Metros with biggest increases/decreases in down payment amounts

In Las Vegas, the median down payment jumped 60.9% year over year—the largest increase among the metros Redfin analyzed. Next came San Diego (49.8%), Charlotte, NC (47.4%), Virginia Beach, VA (45%) and Newark, NJ (32.2%). Down payments only fell in two metros: Milwaukee (-13.9%) and Pittsburgh (-0.4%).

Metros with highest/lowest down payment percentages

In San Francisco, the median down payment was equal to 25% of the purchase price—the highest among the metros Redfin analyzed. It was followed by San Jose, CA (24.9%) and Anaheim, CA (21.9%). The following metros all had median down payments of 20%: Fort Lauderdale, FL, Los Angeles, Miami, Montgomery County, PA, New Brunswick, NJ, New York, Oakland, CA, Sacramento, CA, San Diego, Seattle and West Palm Beach, FL.

Down payment percentages were lowest in Virginia Beach (1.8%), Detroit (5%), Pittsburgh (5%), Baltimore (5%) and Philadelphia (7.3%).

While the Bay Area has among the most expensive home prices, it also has a high concentration of wealthy residents, many of whom can afford large down payments. Meanwhile, Virginia Beach is at the bottom of the list because it has a high concentration of veterans, many of whom take out VA loans, which require little to no down payment.

Metros where all-cash purchases are most/least common

In Jacksonville, FL, 54.4% of home purchases were made in cash—the highest share among the metros Redfin analyzed. Next came West Palm Beach (53.4%), Cleveland (48.8%), Fort Lauderdale (46.2%) and Atlanta (46.1%). These metros are popular among investors, who often pay in cash.

All-cash purchases were least common in San Jose (18%), Oakland (21.6%), San Diego (21.7%), Los Angeles (23%) and Providence, RI (23.3%).

Metros with biggest increases/decreases in share of all-cash purchases

In Atlanta, 46.1% of home purchases were made in cash, up 12.5 percentage points from a year earlier—the largest increase among the metros Redfin analyzed. It was followed by Jacksonville (8 ppts), Oakland (6.2 ppts), Portland, OR (5.7 ppts) and New Brunswick (5.2 ppts).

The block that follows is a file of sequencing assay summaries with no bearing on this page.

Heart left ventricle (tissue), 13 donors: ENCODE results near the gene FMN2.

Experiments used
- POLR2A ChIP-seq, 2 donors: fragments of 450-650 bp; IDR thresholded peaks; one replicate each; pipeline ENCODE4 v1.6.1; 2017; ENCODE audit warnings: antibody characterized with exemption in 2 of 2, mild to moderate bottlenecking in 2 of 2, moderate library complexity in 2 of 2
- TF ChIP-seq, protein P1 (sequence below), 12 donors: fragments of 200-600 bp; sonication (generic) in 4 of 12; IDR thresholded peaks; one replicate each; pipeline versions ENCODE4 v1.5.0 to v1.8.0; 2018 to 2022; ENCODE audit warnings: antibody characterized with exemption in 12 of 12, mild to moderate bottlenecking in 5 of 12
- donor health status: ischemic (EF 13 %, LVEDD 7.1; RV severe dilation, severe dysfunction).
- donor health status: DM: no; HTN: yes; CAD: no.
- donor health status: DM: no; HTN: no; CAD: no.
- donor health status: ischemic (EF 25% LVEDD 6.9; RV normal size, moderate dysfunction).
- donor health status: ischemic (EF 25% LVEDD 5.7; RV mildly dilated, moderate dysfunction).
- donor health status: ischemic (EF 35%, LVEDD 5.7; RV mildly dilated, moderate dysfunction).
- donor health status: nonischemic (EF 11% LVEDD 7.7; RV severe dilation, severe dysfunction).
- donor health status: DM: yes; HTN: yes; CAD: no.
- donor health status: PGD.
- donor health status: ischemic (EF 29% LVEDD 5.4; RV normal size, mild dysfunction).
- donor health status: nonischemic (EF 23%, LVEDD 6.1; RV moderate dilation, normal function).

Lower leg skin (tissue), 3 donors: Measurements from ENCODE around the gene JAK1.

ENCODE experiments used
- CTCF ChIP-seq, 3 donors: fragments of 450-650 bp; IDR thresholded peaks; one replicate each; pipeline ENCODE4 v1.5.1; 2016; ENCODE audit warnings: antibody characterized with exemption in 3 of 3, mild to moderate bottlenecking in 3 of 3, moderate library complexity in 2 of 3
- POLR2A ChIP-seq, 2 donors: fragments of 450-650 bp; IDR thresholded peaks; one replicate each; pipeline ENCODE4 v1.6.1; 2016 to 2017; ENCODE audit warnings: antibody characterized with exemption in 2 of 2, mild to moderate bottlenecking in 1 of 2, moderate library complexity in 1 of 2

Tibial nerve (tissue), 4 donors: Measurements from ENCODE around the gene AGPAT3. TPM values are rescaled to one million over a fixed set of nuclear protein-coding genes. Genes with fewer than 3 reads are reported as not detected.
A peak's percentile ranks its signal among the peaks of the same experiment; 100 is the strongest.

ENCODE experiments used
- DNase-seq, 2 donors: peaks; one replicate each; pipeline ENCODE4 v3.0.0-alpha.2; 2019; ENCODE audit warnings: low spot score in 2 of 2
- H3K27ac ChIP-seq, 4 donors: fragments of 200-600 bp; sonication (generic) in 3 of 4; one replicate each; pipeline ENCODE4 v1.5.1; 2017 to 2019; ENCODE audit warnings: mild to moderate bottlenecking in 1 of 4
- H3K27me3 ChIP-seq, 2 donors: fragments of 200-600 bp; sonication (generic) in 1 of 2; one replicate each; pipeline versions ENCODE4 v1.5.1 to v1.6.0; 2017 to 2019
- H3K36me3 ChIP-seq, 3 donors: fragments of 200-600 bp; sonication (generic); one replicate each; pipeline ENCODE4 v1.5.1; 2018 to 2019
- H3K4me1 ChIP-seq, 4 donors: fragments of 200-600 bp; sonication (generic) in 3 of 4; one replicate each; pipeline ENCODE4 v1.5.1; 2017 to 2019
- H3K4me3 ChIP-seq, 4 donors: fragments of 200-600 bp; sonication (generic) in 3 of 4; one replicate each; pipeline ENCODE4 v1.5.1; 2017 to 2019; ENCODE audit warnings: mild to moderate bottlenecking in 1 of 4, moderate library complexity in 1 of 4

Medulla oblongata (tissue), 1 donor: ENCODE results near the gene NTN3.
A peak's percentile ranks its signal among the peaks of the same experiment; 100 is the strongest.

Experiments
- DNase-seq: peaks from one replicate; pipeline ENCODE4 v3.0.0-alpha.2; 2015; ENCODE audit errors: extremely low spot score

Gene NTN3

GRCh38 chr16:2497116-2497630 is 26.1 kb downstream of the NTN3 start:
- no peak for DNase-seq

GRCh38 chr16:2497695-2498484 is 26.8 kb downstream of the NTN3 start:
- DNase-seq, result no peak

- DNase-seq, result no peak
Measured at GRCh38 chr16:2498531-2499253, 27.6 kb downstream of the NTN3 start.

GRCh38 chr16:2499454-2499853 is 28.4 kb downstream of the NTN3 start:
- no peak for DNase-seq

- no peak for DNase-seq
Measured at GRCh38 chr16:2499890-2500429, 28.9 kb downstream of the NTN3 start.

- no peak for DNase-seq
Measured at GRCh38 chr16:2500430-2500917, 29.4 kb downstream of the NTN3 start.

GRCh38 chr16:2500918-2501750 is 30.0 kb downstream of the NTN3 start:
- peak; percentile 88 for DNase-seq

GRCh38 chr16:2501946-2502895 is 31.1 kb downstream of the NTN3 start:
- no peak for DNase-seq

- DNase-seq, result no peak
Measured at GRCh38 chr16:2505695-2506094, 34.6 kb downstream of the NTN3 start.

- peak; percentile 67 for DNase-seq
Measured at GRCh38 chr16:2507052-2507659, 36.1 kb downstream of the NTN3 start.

In Columbus, OH, 28.5% of home purchases were made in cash, down 6.1 percentage points from a year earlier—the largest decrease among the metros Redfin analyzed. Next came Cincinnati (-4.4 ppts), Philadelphia (-3.3 ppts), Chicago (-3.3 ppts) and Phoenix (-2.8 ppts).

To view the full report, including charts and metro-level data, please visit:

Posted On Sunday, 31 March 2024 06:26 Written by

The typical U.S. monthly housing payment hit an all-time high of $2,721 during the four weeks ending March 24, up 10% from a year earlier, according to a new report from Redfin (, the technology-powered real estate brokerage.

Housing payments are at a record high because of the one-two punch of elevated mortgage rates and rising home prices. Mortgage rates remain elevated near 7%, and the median home-sale price is up 5% year over year to roughly $375,000, just about $9,000 shy of June 2023’s record high.

Many sellers are trying to take advantage of rising prices by listing their home. New listings are up 15%, the biggest increase in nearly three years, and the total number of homes for sale is up 6%, the biggest increase in nearly one year.

Increased supply is bringing back some demand, which is the main reason price growth remains robust. Mortgage-purchase applications are up 14% from a month ago, and pending home sales are just 1% lower than they were a year ago, the smallest decline since the beginning of the year.

“High mortgage rates aren’t deterring buyers as much as they were last year; a lot of people want to get in now before prices go up more,” said Miami Redfin agent Rachel Riva. “All of my recent listings have gone under contract in under 10 days, and most of them have received multiple offers. Buyers are lessening the impact of elevated rates in a few ways: Some are making high down payments to lower their monthly payments, and some are willing to take on a high rate now in hopes of refinancing when and if rates come down.”